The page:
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Concentration and heritability of immunoglobulin G and natural antibody immunoglobulin M in dairy and beef colostrum along with serum total protein in their calves
Journal of Animal Science  (IF3.159),  Pub Date : 2022-01-13, DOI: 10.1093/jas/skac006
Tess E Altvater-Hughes, Douglas C Hodgins, Lauraine Wagter-Lesperance, Shannon C Beard, Shannon L Cartwright, Bonnie A Mallard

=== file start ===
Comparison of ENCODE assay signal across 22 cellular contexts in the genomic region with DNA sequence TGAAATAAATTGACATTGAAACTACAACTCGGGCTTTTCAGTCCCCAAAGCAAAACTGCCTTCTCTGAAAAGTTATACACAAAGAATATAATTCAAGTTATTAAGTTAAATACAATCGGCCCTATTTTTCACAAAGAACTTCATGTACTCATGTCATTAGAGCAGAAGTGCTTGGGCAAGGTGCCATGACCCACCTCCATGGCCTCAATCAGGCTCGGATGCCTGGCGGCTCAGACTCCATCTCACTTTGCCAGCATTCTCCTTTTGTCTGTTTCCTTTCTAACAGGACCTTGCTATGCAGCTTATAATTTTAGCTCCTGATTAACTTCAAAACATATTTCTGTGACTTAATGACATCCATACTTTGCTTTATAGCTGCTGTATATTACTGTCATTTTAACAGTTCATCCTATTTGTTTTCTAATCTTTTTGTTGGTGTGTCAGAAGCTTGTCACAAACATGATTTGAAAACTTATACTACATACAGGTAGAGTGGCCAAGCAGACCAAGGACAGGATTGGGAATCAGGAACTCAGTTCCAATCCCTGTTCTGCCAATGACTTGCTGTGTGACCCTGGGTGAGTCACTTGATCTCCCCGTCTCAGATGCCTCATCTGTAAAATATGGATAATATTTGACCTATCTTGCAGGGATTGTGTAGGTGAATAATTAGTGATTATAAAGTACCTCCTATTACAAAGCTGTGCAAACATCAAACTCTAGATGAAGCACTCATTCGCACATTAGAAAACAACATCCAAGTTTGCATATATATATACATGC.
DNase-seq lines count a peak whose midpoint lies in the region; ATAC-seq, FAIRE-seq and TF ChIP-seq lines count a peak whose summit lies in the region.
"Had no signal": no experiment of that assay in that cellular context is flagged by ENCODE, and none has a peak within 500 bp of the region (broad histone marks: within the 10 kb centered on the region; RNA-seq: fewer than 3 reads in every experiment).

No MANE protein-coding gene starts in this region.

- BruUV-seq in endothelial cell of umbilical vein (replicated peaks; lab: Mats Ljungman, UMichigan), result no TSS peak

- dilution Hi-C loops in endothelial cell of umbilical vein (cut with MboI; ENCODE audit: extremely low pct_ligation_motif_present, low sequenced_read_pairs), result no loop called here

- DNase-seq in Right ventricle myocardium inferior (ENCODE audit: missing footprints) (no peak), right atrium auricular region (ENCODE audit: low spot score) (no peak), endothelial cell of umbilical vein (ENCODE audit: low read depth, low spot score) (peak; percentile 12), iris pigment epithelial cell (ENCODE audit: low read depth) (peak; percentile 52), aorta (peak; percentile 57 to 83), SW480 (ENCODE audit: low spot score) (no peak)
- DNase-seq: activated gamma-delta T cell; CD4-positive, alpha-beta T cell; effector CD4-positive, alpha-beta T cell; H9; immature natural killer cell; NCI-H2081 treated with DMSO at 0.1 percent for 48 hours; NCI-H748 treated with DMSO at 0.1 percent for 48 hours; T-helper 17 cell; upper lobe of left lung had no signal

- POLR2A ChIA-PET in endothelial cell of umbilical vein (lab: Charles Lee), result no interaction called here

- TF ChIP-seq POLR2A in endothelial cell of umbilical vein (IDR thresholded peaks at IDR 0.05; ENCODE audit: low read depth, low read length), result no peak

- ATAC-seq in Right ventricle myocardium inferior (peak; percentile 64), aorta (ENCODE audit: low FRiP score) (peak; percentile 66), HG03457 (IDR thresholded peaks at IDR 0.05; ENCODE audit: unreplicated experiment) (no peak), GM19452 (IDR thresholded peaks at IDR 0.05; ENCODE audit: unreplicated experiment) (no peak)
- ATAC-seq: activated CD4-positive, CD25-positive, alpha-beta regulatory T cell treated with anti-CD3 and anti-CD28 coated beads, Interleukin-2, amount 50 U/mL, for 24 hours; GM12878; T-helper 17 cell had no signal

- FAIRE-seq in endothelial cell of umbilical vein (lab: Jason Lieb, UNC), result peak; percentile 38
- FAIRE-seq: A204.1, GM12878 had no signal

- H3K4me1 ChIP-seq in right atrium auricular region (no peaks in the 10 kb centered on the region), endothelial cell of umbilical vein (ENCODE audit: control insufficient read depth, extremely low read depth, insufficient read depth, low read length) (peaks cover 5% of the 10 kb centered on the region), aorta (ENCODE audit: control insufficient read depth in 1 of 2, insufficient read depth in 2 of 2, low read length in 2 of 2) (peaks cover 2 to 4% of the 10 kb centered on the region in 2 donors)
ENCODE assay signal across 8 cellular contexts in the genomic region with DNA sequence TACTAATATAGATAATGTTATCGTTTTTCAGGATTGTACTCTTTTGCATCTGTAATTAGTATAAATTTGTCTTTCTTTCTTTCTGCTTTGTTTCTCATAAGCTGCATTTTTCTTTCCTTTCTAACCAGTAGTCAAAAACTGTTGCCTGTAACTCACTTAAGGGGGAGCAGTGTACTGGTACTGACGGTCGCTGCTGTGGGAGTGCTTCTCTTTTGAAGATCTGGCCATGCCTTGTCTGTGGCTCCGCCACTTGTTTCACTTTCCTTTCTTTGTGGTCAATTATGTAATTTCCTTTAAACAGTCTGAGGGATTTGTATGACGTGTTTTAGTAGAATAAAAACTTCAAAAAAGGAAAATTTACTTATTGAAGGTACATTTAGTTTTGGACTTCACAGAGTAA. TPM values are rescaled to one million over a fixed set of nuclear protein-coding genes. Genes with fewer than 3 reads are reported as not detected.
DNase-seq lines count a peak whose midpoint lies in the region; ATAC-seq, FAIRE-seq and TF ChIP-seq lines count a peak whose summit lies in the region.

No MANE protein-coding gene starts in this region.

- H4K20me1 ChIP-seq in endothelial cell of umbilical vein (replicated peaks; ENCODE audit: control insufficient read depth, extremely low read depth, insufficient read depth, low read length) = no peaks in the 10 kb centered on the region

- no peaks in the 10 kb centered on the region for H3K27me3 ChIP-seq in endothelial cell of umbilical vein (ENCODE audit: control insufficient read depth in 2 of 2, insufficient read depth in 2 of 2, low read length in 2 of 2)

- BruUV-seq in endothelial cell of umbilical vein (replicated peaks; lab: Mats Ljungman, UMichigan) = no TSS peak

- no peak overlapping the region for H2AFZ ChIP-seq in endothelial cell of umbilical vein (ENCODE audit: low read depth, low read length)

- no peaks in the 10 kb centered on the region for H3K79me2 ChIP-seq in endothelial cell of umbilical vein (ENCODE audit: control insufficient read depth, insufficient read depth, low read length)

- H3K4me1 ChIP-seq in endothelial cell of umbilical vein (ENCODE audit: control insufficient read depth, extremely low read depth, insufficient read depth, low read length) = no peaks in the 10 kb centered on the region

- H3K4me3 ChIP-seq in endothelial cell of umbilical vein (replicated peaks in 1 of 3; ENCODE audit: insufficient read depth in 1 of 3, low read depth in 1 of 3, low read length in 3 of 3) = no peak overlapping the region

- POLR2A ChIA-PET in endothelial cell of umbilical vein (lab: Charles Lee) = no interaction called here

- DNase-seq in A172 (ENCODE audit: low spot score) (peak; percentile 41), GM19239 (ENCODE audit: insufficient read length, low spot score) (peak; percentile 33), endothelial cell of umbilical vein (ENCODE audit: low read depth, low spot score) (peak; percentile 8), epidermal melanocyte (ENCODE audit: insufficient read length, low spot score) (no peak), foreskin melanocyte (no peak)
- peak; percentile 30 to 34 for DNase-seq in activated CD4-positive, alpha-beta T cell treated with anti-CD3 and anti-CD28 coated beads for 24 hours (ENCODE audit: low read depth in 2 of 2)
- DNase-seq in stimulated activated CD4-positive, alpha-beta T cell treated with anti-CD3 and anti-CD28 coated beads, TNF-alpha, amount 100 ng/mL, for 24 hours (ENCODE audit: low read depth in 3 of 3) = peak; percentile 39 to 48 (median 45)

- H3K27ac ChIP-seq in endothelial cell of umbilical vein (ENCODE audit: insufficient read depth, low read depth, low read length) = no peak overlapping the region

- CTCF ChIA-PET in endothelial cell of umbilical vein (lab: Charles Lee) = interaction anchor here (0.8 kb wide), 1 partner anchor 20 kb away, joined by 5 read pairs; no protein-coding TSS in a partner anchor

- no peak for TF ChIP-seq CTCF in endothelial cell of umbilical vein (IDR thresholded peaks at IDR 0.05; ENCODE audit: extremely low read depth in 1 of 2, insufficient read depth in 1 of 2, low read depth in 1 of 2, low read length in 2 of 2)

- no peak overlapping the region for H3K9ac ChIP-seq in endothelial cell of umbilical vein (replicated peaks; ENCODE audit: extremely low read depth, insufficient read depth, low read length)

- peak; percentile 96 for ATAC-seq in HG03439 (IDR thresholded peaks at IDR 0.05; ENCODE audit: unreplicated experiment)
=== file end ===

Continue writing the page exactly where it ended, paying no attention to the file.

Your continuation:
Immunoglobulin (Ig) G and natural antibody (NAb) IgM are passively transferred to the neonatal calf through bovine colostrum. Maternal IgG provides pathogen- or vaccine-specific protection and comprises about 85% of colostral Ig. NAb-IgM is less abundant but provides broad and nonspecific reactivity, potentially contributing to protection against the dissemination of pathogens in the blood (septicemia) in a calf’s first days of life. In the dairy and beef industries, failure of passive transfer (FPT) of colostral Ig (serum total protein [STP] <5.2 g/dL) is still a common concern. The objectives of this study were to: (1) compare colostral IgG concentrations and NAb-IgM titers between dairy and beef cows; (2) assess the effect of beef breed on colostral IgG; (3) compare passive transfer of colostral Ig in dairy and beef calves; and (4) estimate the heritability of colostral IgG and NAb-IgM. Colostrum was collected from Holstein dairy (n = 282) and crossbred beef (n = 168) cows at the University of Guelph dairy and beef research centers. Colostral IgG was quantified by radial immunodiffusion and NAb-IgM was quantified by an enzyme-linked immunosorbent assay. In dairy (n = 308) and beef (n = 169) calves, STP was estimated by digital refractometry. Beef cows had significantly greater colostral IgG (146.5 ± 9.5 standard error of the mean [SEM] g/L) than dairy cows (92.4 ± 5.2 g/L, P <0.01). Beef cows with a higher proportion of Angus ancestry had significantly lower colostral IgG (125.5 ± 5.8 g/L) than cows grouped as “Other” (142.5 ± 4.9 g/L, P = 0.02). Using the FPT cutoff, 13% of dairy and 16% of beef calves had FPT; still, beef calves had a significantly larger proportion with excellent passive transfer (STP ≥6.2 g/dL, P <0.01). The heritability of colostral IgG was 0.04 (±0.14) in dairy and 0.14 (±0.32) in beef. Colostral NAb-IgM titers in dairy (12.12 ± 0.22, log2 [reciprocal of titer]) and beef cows (12.03 ± 0.19) did not differ significantly (P = 0.71). The range of NAb-IgM titers was 9.18–14.60, equivalent to a 42-fold range in antibody concentration. The heritability of colostral NAb was 0.24 (±0.16) in dairy and 0.11 (±0.19) in beef cows. This study is the first to compare colostral NAb-IgM between dairy and beef cows. Based on the range in NAb-IgM titers and the heritability, selective breeding may improve colostrum quality and protection for neonatal calves in the early days of life.